13 Obscure Scrabble Rules Serious Players Need to Know
If you want to up your game and start thinking—and playing!—like a tournament player, make sure you’re familiar with these lesser-known Scrabble rules.
Every product is independently selected by our editors. If you buy something through our links, we may earn an affiliate commission.
Scrabble rule: Tournament players use glossy tiles
The tile sets you buy at your local store likely have engraved letters, which aren’t legal in tournament play. “Players could braille the letters or at least know when they are drawing a blank,” says David Koenig, who has played tournament Scrabble since 2002 and is ranked in the top ten players in North America. Tournament-legal tiles have letters that can’t be identified by touch, and players must hold the bag above eye level when drawing tiles. Besides Scrabble, these are the classic board games you should own.
Scrabble rule: Keep your rack balanced
“Most people mistakenly think a good vocabulary is needed,” says Richard Silberg, who has been playing in Scrabble tournaments for decades. “Actually, the skill is trying to score well and balance your rack.” Balancing means saving a mix of vowels and consonants on your rack that can help you score well on your next turn. Silberg gives this example: “If you have “ACKRSTU,” you could play ‘track,’ ‘truck,’ or ‘struck.’” His advice is to play “truck,” as “the ‘A’ is much more desirable than the ‘U’, and keeping the ‘S’ is usually worth giving up a few points.”
Scrabble rule: Know the difference between Double Challenge vs Dingle Challenge
Your opponent may challenge your word before the next play, and if it’s found to be unacceptable, you take your tiles back and lose your turn. Under the Double Challenge in North America, Israel, and New Zealand, the challenger loses his turn if the word turns out to be valid. Scrabble games played elsewhere follow the Dingle Challenge Scrabble rule: the first incorrect challenge is not penalized, but subsequent errors result in the challenger losing a turn.
Scrabble rule: Some foreign words are accepted
According to the official Scrabble rules, “all words labeled as a part of speech” are allowed, including those listed as “archaic, obsolete, colloquial, and slang.” Foreign words are permitted as long as they appear in English dictionaries. However, proper nouns, abbreviations, stand-alone prefixes and suffixes, and words requiring a hyphen or an apostrophe are not accepted words. To come out victorious while still following all of these Scrabble rules, brush up on these uncommon English words before your next Scrabble game.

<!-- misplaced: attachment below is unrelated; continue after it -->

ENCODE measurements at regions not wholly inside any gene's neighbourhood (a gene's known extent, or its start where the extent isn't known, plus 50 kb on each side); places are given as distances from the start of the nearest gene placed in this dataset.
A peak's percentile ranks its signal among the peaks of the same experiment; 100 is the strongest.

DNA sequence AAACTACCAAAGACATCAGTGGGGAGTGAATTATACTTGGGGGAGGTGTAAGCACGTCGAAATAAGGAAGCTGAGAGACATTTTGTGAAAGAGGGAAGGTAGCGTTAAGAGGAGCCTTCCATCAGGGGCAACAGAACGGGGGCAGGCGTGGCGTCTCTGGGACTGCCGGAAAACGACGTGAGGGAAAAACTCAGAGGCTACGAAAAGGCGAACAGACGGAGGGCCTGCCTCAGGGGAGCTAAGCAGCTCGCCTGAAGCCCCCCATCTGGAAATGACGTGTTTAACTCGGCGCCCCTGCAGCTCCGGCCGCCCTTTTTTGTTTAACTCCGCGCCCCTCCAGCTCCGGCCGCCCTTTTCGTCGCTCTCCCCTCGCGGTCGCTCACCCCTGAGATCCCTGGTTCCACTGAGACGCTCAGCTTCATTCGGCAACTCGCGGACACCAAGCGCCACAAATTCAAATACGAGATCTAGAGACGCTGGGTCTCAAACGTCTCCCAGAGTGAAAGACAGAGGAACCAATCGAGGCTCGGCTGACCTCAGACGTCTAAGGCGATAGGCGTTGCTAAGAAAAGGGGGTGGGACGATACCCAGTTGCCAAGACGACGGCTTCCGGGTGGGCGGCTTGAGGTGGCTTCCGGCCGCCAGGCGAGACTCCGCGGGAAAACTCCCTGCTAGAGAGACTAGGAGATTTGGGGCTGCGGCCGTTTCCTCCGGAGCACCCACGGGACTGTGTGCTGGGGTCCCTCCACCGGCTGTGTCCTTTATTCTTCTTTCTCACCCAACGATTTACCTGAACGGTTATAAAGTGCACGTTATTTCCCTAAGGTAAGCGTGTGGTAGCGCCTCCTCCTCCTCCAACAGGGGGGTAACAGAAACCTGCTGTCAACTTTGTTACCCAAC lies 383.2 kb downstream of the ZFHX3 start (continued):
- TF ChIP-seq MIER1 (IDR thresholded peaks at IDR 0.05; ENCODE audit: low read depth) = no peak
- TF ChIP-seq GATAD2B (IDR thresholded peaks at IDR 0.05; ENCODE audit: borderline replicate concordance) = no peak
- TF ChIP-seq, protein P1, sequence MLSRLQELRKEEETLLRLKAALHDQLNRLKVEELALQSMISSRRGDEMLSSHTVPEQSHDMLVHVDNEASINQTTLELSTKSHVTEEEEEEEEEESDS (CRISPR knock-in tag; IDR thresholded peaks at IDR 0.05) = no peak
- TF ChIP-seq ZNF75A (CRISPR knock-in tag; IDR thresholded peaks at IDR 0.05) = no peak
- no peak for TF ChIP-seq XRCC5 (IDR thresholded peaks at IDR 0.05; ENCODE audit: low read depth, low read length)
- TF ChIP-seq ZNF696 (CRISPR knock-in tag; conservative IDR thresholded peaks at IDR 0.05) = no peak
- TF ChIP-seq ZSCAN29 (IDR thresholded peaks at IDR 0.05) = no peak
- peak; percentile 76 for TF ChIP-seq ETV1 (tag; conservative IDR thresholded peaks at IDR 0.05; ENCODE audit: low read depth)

Scrabble rule: Special rules apply for tournament challenges
In international tournaments, if a challenged word is valid, the challenger does not lose a turn. Instead, the challenged player earns five extra points, explains Koenig. “This penalty is, of course, much less drastic than losing a turn, so players will challenge more frequently,” he says.
Scrabble rule: Know the most important Scrabble word
According to Koenig, the most important word to know in Scrabble is “qi,” a Chinese word for “life force.” Rather than holding out for a “U” or waiting to use a “Q” in a big play, something beginners tend to do, Koenig recommends getting rid of it quickly with a play like “qi” so it doesn’t clog your rack. And if you also have an “S,” “qi” can be made plural for extra points. Brush up on these other unusual new words in the Scrabble dictionary.
Scrabble rule: Don’t even think about “coffee-housing”
During tournament or club play, refrain from making small talk or even cracking your knuckles while your opponent is taking a turn. “Coffee-housing,” or trying to distract or mislead the other player, is considered unethical in Scrabble rules and is strictly forbidden. Unless you are challenging a play or questioning the score, it’s best to simply stay quiet.
Scrabble rule: Competitive Scrabble is timed
“Competitive games tend to be a lot faster than the Scrabble you might play at home with the family,” says Koenig. That’s because each player only gets 25 minutes to make all of their moves—and chess clocks are used to keep time. Each side typically makes 11 to 13 moves in a tournament game, which equals about two minutes per play. Exceed your allotted time and you’re penalized ten points for each minute over 25. Find out 15 little-known facts about your favorite games.
Scrabble rule: Two-letter words can help in a pinch
Deliberately playing just one or two letters so you can play a high-scoring word on your next turn is called “fishing” or “dumping,” although sometimes you just may not have any other moves. There are 101 two-letter words that can be played, and many of them easily turn into three-letter words. Here are a few to get started: jo, ka, ki, ex, xi, xu, za.